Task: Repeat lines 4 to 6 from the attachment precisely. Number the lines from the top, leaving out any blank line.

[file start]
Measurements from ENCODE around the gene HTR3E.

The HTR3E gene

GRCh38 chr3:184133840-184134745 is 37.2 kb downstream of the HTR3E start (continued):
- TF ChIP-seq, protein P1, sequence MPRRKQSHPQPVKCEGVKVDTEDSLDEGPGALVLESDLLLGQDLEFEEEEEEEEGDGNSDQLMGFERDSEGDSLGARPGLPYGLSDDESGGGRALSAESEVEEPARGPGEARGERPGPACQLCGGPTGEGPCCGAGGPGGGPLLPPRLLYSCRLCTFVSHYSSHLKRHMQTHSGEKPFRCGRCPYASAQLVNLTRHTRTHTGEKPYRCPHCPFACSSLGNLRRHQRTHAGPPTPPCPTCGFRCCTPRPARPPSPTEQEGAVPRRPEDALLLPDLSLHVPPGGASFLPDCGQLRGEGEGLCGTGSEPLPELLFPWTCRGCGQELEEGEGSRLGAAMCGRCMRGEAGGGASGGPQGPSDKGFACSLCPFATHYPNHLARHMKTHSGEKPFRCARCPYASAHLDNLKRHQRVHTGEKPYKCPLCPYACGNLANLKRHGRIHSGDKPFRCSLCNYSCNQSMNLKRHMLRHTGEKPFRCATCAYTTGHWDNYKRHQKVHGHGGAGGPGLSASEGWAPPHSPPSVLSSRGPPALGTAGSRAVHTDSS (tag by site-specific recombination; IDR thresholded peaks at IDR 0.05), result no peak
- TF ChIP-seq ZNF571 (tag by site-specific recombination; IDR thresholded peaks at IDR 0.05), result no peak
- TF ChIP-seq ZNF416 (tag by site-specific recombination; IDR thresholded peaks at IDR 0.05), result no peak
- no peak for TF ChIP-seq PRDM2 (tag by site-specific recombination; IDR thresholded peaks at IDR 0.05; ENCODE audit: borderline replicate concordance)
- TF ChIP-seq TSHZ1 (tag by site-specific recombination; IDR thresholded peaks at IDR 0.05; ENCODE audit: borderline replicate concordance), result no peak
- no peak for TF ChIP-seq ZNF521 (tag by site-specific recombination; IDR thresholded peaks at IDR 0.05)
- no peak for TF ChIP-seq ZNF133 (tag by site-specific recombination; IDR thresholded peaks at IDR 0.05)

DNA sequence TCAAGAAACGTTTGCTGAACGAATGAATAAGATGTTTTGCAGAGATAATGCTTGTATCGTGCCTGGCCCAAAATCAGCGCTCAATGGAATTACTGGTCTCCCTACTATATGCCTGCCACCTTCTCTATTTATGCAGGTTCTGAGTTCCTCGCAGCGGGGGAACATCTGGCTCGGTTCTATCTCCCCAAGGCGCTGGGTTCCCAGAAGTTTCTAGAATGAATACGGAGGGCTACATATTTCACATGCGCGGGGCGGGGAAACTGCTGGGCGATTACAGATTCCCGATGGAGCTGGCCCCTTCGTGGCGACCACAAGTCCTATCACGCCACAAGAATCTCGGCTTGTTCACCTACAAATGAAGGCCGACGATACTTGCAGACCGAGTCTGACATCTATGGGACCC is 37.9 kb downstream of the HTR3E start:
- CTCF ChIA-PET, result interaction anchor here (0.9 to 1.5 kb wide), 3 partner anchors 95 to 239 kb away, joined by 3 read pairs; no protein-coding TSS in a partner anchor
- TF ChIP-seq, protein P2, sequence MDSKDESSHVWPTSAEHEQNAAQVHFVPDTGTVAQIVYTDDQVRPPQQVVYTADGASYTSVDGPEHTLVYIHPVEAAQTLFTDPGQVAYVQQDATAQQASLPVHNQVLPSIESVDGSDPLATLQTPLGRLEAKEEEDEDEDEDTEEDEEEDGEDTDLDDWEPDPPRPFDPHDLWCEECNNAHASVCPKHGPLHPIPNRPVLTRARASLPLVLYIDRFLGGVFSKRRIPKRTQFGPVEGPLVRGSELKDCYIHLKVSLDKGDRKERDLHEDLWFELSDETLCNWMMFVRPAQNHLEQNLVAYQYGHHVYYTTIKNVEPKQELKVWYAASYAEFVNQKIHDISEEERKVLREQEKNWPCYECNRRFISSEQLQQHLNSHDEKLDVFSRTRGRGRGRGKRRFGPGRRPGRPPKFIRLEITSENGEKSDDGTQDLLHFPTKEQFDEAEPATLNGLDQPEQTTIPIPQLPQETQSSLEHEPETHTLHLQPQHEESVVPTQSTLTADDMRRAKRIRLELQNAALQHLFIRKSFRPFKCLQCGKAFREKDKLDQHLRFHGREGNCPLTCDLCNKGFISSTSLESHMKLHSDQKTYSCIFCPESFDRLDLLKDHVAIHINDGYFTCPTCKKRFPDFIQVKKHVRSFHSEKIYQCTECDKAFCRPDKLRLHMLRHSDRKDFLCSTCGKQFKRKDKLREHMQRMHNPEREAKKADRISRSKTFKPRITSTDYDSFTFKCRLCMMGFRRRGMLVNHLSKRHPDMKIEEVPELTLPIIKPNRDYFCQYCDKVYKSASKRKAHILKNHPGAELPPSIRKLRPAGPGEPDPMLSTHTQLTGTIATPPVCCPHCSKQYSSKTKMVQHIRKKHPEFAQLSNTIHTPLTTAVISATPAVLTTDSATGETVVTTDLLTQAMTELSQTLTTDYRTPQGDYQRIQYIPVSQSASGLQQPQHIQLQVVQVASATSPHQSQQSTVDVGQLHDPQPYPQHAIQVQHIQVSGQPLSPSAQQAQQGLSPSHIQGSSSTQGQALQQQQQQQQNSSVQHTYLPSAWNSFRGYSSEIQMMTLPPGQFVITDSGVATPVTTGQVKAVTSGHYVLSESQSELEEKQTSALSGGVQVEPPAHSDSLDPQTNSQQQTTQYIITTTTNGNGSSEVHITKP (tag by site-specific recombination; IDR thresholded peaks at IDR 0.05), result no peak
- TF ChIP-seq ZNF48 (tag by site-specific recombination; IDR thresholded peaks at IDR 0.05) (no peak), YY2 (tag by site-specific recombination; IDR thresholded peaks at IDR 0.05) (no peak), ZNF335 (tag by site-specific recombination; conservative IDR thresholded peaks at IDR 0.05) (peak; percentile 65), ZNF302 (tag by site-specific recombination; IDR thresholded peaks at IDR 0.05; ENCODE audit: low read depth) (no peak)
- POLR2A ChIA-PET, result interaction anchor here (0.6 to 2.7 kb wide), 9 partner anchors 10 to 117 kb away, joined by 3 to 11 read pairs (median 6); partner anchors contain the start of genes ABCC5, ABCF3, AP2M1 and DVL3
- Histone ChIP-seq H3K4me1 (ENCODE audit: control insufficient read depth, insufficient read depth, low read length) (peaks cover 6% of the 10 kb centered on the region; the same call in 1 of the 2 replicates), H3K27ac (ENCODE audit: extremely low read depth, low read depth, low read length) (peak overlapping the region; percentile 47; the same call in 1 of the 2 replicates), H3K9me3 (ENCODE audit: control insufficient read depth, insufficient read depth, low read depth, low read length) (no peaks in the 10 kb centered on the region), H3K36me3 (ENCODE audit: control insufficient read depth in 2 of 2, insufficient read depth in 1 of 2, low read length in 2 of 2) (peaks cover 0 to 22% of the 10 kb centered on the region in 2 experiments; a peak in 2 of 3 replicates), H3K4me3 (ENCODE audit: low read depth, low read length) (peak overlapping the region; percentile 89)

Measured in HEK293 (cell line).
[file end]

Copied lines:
- TF ChIP-seq, protein P1, sequence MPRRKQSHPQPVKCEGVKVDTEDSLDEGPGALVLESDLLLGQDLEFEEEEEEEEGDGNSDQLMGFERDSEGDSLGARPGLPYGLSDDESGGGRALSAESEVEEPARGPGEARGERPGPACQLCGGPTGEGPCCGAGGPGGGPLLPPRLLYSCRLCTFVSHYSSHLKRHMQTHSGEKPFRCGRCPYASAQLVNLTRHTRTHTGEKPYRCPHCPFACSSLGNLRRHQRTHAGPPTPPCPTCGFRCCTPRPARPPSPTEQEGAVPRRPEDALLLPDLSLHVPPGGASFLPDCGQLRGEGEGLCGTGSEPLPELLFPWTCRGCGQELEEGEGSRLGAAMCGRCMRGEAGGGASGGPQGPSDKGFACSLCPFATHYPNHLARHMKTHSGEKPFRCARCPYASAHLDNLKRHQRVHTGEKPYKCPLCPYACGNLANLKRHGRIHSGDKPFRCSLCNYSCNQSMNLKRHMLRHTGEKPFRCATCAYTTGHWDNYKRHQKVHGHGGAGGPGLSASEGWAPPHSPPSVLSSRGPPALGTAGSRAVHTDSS (tag by site-specific recombination; IDR thresholded peaks at IDR 0.05), result no peak
- TF ChIP-seq ZNF571 (tag by site-specific recombination; IDR thresholded peaks at IDR 0.05), result no peak
- TF ChIP-seq ZNF416 (tag by site-specific recombination; IDR thresholded peaks at IDR 0.05), result no peak